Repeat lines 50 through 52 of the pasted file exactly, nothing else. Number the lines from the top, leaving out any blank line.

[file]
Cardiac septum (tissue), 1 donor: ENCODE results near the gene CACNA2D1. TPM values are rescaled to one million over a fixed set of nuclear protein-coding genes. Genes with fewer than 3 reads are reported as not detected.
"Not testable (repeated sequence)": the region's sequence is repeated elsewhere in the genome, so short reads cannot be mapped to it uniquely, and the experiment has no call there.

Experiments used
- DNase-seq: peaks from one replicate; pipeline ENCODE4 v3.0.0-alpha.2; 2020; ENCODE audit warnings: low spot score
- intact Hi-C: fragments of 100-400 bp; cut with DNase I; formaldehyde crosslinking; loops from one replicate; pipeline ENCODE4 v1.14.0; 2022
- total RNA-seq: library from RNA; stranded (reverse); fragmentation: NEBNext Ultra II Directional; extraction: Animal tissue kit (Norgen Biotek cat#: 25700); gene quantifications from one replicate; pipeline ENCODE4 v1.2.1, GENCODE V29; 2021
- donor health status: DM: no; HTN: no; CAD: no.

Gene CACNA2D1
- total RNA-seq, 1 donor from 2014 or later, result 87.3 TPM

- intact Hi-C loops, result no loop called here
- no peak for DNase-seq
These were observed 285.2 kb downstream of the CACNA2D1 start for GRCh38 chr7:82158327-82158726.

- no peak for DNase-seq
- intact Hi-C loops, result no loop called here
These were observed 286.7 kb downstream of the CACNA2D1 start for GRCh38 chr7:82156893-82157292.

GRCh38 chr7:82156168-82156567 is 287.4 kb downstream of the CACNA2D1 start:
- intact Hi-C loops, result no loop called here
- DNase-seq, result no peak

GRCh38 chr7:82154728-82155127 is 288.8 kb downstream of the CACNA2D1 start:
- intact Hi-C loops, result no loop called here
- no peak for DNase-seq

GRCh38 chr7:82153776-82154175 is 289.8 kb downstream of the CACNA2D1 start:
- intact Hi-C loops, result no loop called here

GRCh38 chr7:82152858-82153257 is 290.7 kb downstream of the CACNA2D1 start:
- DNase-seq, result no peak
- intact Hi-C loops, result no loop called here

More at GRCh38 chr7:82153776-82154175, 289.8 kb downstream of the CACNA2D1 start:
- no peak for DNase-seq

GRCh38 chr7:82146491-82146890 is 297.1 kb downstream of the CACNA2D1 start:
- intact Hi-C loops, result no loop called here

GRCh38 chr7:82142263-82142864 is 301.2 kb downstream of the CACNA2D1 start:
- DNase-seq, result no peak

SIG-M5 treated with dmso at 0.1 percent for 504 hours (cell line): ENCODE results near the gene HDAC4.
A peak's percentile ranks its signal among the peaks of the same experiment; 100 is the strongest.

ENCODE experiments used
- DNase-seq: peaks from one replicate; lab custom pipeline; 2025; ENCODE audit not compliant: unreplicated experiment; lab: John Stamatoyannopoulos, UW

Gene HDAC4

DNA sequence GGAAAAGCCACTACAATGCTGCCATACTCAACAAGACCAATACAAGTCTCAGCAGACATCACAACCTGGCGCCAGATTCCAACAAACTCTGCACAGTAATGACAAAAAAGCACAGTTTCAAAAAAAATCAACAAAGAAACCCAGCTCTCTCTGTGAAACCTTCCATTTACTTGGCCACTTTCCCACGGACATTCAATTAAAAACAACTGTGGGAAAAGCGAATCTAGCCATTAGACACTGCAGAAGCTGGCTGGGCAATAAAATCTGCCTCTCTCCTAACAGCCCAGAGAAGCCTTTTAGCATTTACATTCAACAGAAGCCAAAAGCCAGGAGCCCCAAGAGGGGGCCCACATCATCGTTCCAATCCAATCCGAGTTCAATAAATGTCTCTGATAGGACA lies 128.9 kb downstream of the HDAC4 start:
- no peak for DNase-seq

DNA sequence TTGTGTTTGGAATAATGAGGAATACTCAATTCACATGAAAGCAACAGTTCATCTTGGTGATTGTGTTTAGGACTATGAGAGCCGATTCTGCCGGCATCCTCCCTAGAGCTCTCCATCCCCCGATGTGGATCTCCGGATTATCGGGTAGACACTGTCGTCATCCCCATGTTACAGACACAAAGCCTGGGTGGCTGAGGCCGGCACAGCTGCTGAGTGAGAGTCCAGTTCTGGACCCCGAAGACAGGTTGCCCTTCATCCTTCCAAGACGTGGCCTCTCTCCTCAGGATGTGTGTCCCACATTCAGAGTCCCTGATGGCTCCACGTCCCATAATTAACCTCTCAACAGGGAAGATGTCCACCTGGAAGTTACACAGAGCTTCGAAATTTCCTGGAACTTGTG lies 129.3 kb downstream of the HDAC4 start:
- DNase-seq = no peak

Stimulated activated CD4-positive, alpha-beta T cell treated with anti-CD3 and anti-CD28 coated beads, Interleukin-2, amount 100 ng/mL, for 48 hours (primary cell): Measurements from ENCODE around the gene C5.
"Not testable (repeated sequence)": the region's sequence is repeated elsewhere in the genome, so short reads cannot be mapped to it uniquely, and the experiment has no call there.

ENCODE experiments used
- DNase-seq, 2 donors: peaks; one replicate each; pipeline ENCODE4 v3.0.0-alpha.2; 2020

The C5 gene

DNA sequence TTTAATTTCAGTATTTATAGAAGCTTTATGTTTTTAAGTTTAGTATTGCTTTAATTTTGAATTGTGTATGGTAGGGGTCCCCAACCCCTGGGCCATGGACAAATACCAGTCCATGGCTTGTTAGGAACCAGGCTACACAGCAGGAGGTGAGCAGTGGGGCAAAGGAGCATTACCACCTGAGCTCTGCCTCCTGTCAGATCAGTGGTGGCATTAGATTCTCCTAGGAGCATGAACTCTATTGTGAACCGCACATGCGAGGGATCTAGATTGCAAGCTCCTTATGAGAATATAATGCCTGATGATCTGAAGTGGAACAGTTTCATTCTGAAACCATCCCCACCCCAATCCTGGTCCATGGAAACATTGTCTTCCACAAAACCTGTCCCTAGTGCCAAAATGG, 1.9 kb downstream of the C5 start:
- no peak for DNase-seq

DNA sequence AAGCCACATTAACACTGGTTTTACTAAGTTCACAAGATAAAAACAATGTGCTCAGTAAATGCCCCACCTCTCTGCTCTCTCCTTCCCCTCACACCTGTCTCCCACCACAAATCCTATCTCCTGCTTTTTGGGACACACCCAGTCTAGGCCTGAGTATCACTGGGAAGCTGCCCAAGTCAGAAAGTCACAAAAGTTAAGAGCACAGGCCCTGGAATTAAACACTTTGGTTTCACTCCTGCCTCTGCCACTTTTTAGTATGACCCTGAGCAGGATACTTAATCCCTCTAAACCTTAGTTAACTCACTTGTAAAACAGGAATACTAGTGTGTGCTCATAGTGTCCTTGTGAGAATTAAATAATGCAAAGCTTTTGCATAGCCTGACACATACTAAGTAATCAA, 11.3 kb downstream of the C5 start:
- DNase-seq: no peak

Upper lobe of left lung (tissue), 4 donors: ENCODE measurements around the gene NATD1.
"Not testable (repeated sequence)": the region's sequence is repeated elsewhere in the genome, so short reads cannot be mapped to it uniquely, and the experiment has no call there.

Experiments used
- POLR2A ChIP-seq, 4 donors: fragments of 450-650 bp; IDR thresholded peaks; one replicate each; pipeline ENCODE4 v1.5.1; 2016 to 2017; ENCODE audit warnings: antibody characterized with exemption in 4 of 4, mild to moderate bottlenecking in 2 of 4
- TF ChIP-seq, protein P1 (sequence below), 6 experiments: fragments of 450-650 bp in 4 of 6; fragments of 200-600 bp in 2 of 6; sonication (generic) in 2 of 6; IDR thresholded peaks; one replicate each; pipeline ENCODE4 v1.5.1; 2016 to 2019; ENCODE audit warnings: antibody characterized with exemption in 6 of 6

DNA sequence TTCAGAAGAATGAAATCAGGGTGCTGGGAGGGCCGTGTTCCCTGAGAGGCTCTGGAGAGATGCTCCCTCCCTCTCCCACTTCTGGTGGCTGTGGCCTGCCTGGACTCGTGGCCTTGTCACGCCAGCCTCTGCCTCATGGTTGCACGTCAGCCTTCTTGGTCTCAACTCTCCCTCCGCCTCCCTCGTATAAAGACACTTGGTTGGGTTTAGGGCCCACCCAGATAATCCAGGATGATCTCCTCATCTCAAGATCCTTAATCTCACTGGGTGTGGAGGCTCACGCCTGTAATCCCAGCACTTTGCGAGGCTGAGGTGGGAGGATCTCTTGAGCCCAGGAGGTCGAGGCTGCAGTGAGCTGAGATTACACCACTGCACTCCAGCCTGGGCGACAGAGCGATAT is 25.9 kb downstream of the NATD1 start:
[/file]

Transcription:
- DNase-seq: no peak

Upper lobe of left lung (tissue), 4 donors: ENCODE measurements around the gene NATD1.
"Not testable (repeated sequence)": the region's sequence is repeated elsewhere in the genome, so short reads cannot be mapped to it uniquely, and the experiment has no call there.